Given the dismal state of employee satisfaction/ engagement today, should the goal of social tech be only to help get work done or do we want to have it help us challenge how and what work gets done?

If you want to make things better the next time you have something to share or something to add, remember that although the elevator is available, you can and should take the stairs.

But It Won’t Scale

Chat platforms like Slack are still the darling social tool of startups. A former colleague of mine working in a small, geographically dispersed startup noted “I can’t imagine work with out it.” The criticism of chat platforms however is that they won’t scale if a company of 20 becomes one of 200. Functionally speaking, this is probably correct. It’s a team tool and typically as an organization grows teams divide and functional groups and departments form. If Slack remains, it’s a get work done tool, not a cross company communication, learning, large-scale collaborating, innovation tool; a tool to help the company remain agile.

However to start by identifying its shortcomings and labeling Chat platforms as the wrong solution long term is missing a huge point. What can scale, because of its use, is attitudes about social tech and it’s value to an organization. A small group is the nucleus of a growing organization and chat platforms help make social activity a part of the company’s day-to-day, not apart from it. This is something that’s very difficult to grasp in large enterprises that try desperately to plug in an ESN after living on email for decades – here, social is perceived as a separate activity from work and it’s typically a long slog to get the tech adopted let alone help adapt or even alter their work.

In today’s chat tool leveraging startups and small enterprises I suspect cultural DNA is being rewired for greater social, so even if chat platform like Slack don’t scale, the attitudes, the belief and the value of social will.

Technology will fade, ideas rarely do.

Strengthening Our Social Supporting Muscles

I hurt my shoulder swimming (yes, you can get hurt swimming). Apparently I have a labrum abrasions (see picture) causing me to have painful movement, too painful to swim. Surgery on my shoulder is an option but may be unnecessary. So physical therapy has been my course of action and as I’ve learned it’s not my shoulder joint that needs to be fixed, rather it’s the small, little known muscle system around the shoulder that were too weak all along. This weakness caused me to alter my swim stroke and thus damage my shoulder. So of course this got me to thinking…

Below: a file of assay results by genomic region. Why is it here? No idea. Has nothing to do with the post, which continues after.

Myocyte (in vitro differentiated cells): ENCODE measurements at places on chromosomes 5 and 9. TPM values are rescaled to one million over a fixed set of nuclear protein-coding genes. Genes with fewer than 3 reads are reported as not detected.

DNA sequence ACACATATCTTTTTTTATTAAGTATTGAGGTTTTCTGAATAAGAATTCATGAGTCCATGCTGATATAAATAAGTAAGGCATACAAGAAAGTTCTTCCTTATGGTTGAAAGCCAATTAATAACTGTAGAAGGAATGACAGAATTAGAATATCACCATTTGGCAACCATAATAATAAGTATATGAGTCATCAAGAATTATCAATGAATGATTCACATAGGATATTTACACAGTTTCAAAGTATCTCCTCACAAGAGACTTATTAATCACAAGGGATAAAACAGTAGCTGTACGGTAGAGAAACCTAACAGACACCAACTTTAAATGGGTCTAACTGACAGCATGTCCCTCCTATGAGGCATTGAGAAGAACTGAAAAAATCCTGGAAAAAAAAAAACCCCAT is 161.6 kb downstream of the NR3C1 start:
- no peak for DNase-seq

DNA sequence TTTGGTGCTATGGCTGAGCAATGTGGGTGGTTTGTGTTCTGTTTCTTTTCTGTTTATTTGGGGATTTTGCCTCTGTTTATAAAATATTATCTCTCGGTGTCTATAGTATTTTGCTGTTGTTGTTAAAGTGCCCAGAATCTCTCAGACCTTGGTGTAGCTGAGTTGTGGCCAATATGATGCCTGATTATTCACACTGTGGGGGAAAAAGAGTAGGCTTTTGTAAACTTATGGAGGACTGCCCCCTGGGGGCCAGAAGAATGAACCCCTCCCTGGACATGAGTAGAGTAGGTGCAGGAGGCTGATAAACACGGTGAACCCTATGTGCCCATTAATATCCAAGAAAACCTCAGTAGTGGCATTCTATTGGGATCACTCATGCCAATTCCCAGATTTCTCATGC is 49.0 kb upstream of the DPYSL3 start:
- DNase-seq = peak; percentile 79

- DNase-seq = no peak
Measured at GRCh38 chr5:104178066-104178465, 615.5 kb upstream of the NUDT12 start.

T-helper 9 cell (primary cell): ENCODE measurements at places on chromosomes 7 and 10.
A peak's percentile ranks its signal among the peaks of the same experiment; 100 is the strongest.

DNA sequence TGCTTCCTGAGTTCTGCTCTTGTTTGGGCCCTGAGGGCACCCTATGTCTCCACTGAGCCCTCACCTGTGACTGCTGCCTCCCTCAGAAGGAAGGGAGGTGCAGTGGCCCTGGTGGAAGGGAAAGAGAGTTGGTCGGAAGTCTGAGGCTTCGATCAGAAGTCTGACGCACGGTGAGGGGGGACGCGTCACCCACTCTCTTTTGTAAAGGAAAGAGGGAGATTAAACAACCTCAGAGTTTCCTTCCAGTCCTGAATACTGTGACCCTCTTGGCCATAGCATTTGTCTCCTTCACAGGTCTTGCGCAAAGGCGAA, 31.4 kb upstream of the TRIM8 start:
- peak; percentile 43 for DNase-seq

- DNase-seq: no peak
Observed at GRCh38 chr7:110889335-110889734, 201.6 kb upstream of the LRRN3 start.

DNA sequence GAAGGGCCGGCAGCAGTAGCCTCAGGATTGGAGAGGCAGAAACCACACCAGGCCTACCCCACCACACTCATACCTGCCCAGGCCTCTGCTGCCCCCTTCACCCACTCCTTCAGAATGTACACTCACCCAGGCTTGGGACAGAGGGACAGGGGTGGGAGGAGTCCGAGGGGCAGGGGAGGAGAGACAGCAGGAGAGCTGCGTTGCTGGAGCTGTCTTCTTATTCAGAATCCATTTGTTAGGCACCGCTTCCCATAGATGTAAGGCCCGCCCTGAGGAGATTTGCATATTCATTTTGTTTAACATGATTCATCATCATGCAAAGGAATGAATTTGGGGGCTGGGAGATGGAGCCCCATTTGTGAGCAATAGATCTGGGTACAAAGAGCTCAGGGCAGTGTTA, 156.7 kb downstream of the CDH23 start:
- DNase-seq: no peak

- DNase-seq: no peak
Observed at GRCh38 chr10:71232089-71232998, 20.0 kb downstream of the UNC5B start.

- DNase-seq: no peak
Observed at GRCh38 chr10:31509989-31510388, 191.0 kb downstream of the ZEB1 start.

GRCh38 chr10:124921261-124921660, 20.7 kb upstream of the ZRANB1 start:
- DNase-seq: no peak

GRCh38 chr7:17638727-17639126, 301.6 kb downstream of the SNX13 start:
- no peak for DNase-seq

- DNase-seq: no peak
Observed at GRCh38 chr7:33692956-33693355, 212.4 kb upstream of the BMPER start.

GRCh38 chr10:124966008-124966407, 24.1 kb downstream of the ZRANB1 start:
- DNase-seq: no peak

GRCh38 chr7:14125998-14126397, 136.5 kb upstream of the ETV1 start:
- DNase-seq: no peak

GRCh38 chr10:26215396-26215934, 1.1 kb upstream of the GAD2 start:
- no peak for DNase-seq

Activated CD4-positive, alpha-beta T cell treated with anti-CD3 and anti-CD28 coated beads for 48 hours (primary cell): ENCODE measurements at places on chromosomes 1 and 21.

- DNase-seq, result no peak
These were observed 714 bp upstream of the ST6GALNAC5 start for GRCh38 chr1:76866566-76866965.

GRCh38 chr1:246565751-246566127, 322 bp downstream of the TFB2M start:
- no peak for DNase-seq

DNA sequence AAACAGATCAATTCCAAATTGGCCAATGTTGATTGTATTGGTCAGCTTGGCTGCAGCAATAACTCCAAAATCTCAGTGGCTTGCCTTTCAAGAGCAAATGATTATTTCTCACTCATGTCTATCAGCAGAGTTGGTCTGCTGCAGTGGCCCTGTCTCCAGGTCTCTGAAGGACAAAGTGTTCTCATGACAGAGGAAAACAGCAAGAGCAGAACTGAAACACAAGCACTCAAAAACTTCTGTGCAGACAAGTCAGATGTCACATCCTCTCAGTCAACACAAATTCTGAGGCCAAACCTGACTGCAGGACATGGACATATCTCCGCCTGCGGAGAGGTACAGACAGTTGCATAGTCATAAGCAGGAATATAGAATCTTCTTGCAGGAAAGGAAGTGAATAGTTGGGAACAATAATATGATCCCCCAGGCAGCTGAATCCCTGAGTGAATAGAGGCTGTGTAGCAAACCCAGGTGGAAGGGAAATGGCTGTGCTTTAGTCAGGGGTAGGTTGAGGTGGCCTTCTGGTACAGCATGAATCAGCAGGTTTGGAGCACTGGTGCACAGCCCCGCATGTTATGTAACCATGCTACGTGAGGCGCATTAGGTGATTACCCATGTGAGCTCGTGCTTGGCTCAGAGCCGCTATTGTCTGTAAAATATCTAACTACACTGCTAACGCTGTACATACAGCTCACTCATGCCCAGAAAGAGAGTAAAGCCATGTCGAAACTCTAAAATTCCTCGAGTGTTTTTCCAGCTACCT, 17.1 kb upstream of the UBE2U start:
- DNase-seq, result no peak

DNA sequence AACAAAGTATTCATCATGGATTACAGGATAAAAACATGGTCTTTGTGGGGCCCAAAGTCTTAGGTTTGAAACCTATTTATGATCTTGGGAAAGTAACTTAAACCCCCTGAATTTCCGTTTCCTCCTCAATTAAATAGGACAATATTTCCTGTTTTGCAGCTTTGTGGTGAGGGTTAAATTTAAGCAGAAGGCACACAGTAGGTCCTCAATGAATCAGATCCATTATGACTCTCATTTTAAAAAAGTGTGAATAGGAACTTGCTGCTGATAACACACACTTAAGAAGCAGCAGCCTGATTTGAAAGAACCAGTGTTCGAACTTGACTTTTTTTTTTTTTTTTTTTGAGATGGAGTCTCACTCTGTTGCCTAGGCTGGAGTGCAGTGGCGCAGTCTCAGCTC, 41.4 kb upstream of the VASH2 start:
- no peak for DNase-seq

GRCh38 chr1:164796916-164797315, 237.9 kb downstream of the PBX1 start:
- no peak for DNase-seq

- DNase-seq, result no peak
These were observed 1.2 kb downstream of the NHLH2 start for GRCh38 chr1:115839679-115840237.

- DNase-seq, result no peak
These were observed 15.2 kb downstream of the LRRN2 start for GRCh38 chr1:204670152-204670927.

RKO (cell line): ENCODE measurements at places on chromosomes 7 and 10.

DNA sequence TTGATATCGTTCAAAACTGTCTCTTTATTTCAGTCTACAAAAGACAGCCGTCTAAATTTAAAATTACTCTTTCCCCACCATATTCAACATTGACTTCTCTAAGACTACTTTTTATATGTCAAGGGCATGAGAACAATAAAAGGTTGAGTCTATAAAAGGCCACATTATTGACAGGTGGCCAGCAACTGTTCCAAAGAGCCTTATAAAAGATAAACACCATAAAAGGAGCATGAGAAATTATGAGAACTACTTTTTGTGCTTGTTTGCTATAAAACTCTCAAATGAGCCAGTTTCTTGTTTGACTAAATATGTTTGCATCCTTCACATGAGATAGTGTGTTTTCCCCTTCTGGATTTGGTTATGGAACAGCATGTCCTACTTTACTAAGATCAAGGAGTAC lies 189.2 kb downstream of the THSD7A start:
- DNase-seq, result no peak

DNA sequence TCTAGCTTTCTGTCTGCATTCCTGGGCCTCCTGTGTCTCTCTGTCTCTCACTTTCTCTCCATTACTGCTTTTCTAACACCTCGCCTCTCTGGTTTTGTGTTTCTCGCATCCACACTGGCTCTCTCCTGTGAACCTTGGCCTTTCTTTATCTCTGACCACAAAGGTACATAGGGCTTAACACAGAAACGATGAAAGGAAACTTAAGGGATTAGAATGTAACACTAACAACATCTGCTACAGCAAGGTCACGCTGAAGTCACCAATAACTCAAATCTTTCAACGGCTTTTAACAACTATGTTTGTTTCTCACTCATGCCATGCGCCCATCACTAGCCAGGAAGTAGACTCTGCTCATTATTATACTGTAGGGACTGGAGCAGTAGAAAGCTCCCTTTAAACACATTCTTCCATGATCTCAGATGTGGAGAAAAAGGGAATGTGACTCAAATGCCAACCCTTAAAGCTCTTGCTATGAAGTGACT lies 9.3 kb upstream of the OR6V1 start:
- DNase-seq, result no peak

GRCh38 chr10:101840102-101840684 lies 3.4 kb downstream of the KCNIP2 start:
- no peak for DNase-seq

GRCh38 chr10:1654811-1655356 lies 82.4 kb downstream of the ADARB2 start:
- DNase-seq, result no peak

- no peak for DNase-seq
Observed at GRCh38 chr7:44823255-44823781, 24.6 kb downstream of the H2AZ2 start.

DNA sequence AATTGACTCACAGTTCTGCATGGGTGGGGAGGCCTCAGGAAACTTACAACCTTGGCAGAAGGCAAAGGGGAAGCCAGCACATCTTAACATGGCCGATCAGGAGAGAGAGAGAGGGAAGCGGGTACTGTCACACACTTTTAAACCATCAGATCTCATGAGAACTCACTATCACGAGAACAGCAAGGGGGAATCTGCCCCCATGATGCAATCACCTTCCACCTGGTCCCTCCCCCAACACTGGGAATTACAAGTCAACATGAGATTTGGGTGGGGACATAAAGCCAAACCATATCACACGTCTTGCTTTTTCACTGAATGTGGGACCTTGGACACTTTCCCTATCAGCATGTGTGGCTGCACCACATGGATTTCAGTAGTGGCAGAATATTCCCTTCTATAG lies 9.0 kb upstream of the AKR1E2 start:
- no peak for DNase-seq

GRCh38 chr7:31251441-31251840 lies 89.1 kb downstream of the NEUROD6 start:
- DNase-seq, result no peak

Approaches to performance improvement efforts are similarly surgical in nature. We directly attack the problem itself. But when the performance issue is say less tangible, like improving organization communication (collaboration, cooperation, openness, or transparency), we initially target individual or group behaviors and begin working on the people directly.

Typically it goes like this:

– We need to be more agile, adaptable, innovative…

– We need to collaborate more, open up and be more transparent

– Let’s buy Yammer… or Slack… or Jive. Or

– Let’s “create” a CoP so people will talk and share and innovate more… or

– Let’s revisit our knowledge management approach… or

– Let’s have the c-suite blog more… or

This approach is a mistake. At worst it is an expensive, morale killing failure and at best it is so slow it stumbles on for months or years with weak support.

Communication, collaboration, cooperation, etc. in the organization, like my shoulder, are really supported by little, unseen systems:

– Who gets to talk to whom and when?
– What gets rewarded and recognized?
– Is management leadership or overseer?

Just think, if I have surgery on my shoulder but return to swimming with the same underdeveloped system (muscles) that supports the movement (shoulder), it remains weak and I will eventually fail again.

Similarly, if we just implement a new technology or target individual/group behavior change and the system that supports the new behavior remains unchanged (weak) the new behavior too will eventually fail again.

Address the system which will alter the behavior and change the culture.

Simple Doesn’t Mean Easy

Over that last few months a local workshop for non-profits has been gathering weekly. Around 80 people from various organizations are involved. The hosts invited everyone early on to join Slack to apparently be leveraged between live sessions and carry on the dialog (I say apparently as this was not actually articulated).

After several weeks, 10 people have posted once… each. Three of the 10 were the hosts. It’s a ghost town. Go figure.

This isn’t really about Slack though…but it is. You see, Slack is often chosen because it’s free and it’s supposed to be simple and fun. It’s the gold standard for chat today. Every start-up is running to it – the “email killer”. But that doesn’t make it right for everyone or every situation and simple and fun doesn’t equate to adoption, that my friends is a people issue. But an even bigger problem than this group failing to connect with Slack is that many will walk away blaming the tool.

The reaction by this group is inevitably one of Slack is stupid. And for many that’s it, the social soup is spoiled. Wrong tool, wrong reason (if any reason), poor planning, poor implementation, and poor support. Bolting it on and flicking the switch works for very little with the exception of an electric light. Many will leave this half-baked effort viewing all enterprise social tools and efforts as pointless voids and frustrating time wastes. So next time the opportunity arises, it will likely be met with a “oh yeah, we tried social media. It didn’t work” response, making sincere efforts all the more difficult due to the often impenetrable wall of first impressions.

This is ultimately a failure of expectation, or a failure because there was an expectation that connection, conversation and collaboration are easy because you’ve employed simple technology.  Thanks to all who leap before they look…

Just because the tools are getting simpler to use, more natural, and common place and even with a lot of fun buzz and hype – it doesn’t mean it’s going to “work” out of the box. It is still and always will be people and purpose, trust and not technology that drives the social engine.